Bus Éireann describes the transition from diesel to the urban fleet
No new diesel-only buses will be purchased for Bus Ãireann’s urban fleet, company chief executive Stephen Kent said as the company highlighted the role it could play in reducing carbon emissions. *
Highlighting Bus Ãireann’s contribution to the government’s climate action goals, Mr Kent said that up to 12.6 million car trips are avoided each year by passengers choosing Bus Ãireann services.
In addition, an additional 21.5 million trips were avoided each year thanks to the school transportation program, said Kent, who argued that Bus Ãireann is making a significant contribution to reducing road congestion.
Mr Kent said that by 2025 around 50% of its urban fleet would be low-to-zero emission vehicles and 30% would be zero-emission, under his current plans.
But Mr Kent said the state-owned company plans to do more if the government meets commitments made in the national development plan to deliver new buses.
In addition, he said, “no diesel buses are currently purchased by the National Transport Authority in any regional city.” He said 40 diesel-electric hybrid buses “enter Galway” using 30% less fuel, while Athlone’s city buses will be “fully electric by 2022”.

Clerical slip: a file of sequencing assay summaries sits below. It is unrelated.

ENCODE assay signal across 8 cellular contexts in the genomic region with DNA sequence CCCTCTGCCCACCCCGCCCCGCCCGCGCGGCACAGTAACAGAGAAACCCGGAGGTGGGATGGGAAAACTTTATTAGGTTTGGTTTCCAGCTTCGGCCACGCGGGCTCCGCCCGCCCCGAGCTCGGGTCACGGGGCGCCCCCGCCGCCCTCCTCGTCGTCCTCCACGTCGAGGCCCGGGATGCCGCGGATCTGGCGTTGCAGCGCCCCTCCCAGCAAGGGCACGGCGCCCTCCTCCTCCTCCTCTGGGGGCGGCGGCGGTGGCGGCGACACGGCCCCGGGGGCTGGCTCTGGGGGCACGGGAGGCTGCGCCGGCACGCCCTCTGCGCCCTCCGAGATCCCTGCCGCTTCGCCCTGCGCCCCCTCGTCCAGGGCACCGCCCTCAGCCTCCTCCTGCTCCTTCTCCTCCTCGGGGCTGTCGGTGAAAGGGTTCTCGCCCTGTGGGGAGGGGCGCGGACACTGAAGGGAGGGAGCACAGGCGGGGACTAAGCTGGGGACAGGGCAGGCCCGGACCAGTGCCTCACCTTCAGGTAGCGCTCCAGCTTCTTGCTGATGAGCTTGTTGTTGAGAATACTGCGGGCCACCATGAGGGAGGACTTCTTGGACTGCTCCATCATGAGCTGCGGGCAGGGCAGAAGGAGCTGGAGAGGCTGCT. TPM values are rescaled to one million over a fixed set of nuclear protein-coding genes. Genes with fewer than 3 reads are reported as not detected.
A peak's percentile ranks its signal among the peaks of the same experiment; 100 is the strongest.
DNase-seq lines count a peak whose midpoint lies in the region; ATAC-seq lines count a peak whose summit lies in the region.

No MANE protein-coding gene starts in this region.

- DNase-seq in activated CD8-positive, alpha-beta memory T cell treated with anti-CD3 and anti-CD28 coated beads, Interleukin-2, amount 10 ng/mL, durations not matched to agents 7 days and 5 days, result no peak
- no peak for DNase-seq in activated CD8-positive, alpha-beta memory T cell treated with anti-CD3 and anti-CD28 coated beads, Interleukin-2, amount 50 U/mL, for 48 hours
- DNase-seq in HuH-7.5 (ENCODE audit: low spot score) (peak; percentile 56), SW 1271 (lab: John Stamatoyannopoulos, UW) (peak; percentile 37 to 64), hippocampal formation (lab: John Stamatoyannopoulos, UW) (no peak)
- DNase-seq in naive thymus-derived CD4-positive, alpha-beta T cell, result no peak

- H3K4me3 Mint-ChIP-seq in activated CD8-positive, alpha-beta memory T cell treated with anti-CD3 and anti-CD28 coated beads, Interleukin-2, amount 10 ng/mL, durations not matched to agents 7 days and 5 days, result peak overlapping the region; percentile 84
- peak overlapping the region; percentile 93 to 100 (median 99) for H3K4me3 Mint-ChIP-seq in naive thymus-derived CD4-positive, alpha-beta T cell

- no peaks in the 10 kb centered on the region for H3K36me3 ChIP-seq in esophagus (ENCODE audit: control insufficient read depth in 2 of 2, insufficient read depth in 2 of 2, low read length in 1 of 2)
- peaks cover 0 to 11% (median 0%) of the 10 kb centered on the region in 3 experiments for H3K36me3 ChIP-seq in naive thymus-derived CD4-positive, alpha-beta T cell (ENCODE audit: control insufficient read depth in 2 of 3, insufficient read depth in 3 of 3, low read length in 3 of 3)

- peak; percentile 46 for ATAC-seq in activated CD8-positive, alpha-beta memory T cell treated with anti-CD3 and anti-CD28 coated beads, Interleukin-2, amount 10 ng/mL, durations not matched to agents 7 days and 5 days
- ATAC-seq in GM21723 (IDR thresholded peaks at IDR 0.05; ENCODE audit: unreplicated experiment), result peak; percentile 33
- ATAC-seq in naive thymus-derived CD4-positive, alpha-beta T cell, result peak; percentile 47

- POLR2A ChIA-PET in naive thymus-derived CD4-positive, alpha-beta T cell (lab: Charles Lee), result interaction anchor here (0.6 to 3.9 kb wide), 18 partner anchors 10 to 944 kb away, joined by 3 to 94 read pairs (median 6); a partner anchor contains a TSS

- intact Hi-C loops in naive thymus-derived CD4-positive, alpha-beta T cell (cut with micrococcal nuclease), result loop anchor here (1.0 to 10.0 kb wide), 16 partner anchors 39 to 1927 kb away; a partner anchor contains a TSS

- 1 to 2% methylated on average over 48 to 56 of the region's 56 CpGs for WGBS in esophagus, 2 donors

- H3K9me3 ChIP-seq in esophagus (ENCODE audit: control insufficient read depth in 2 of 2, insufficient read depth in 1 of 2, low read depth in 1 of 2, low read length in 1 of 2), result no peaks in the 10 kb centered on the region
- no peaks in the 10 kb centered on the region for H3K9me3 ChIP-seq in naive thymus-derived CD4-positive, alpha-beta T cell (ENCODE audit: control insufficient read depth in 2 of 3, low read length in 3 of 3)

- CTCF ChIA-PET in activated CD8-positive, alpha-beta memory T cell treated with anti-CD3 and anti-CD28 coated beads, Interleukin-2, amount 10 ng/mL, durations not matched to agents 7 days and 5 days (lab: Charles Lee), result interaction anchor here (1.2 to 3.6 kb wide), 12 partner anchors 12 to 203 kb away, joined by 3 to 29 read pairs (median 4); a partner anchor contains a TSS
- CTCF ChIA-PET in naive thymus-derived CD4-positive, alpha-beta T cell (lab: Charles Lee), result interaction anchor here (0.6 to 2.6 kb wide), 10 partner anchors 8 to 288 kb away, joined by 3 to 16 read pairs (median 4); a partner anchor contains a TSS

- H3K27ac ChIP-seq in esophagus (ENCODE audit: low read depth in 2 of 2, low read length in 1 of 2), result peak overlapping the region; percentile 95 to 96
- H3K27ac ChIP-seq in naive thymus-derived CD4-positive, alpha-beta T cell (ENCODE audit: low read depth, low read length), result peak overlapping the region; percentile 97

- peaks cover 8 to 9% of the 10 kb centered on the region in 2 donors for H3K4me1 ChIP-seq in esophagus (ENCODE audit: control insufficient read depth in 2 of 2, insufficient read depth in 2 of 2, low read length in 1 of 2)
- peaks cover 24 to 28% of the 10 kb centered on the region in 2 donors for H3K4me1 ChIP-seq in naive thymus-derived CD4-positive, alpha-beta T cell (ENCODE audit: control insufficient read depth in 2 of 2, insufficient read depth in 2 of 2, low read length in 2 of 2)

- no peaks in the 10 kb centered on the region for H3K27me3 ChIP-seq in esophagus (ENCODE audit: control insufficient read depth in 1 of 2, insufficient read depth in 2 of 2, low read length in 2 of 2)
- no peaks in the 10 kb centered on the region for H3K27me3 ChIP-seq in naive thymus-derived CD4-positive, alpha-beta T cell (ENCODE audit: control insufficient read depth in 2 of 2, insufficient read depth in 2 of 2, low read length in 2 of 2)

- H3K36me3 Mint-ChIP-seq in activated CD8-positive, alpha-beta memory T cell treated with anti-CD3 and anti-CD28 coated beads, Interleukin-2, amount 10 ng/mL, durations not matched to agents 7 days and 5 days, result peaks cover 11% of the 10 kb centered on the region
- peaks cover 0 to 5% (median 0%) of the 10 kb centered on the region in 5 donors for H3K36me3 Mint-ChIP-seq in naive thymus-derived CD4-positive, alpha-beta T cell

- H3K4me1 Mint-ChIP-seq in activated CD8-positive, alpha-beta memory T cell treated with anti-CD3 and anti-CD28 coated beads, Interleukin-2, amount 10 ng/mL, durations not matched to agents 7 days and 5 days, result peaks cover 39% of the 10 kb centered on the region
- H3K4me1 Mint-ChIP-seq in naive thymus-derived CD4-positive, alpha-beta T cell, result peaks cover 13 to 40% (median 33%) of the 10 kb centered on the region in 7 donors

A framework order for 800 double-decker electric buses is expected to be awarded in the third quarter of 2021 with vehicles entering service in 2023.
In terms of long-distance, regional or highway buses, he said hydrogen buses were “being piloted right now”. The hydrogen fuel was “exciting,” he said, as it offered faster refueling time than electricity.
He said the NTA’s procurement framework covering Bus Connects in regional cities and regional services already contained orders for 280 hybrid electric buses, with 89 buses currently in service in Galway and Dublin. A first order for 45 single-decker electric buses has been placed for operation in Athlone and Dublin.
âIf we aim to reduce emissions, Bus Ãireann is a major part of the solution,â he said.
Mr Kent was speaking as the company released a report by KPMG consultants which found that the company is already cutting more carbon emissions than it creates, by offering an alternative to the private car.
The study, the first glimpse into the company’s economic, environmental and social impact, revealed that Bus Ãireann supports 2,700 direct jobs and 6,100 indirect jobs and has an economic impact estimated at nearly 270 million euros. , two-thirds of its gross value coming from outside Dublin. . The study also found that Bus Ãireann’s services generate up to â¬ 1 billion in âintangibleâ benefits, including leading workers to jobs and social activities.
Almost half of Bus Ãireann passengers surveyed said they rely on services as their only travel option, and 83% agreed that Bus Ãireann provides essential service for them and their families.
Seventeen million trips are for work, 19 million for social or leisure purposes and seven million for higher education. Four million Bus Ãireann trips per year bring people to treatment, and the company has 1,130 bus stops within two kilometers of hospitals.
* This article was last modified on October 27, 2021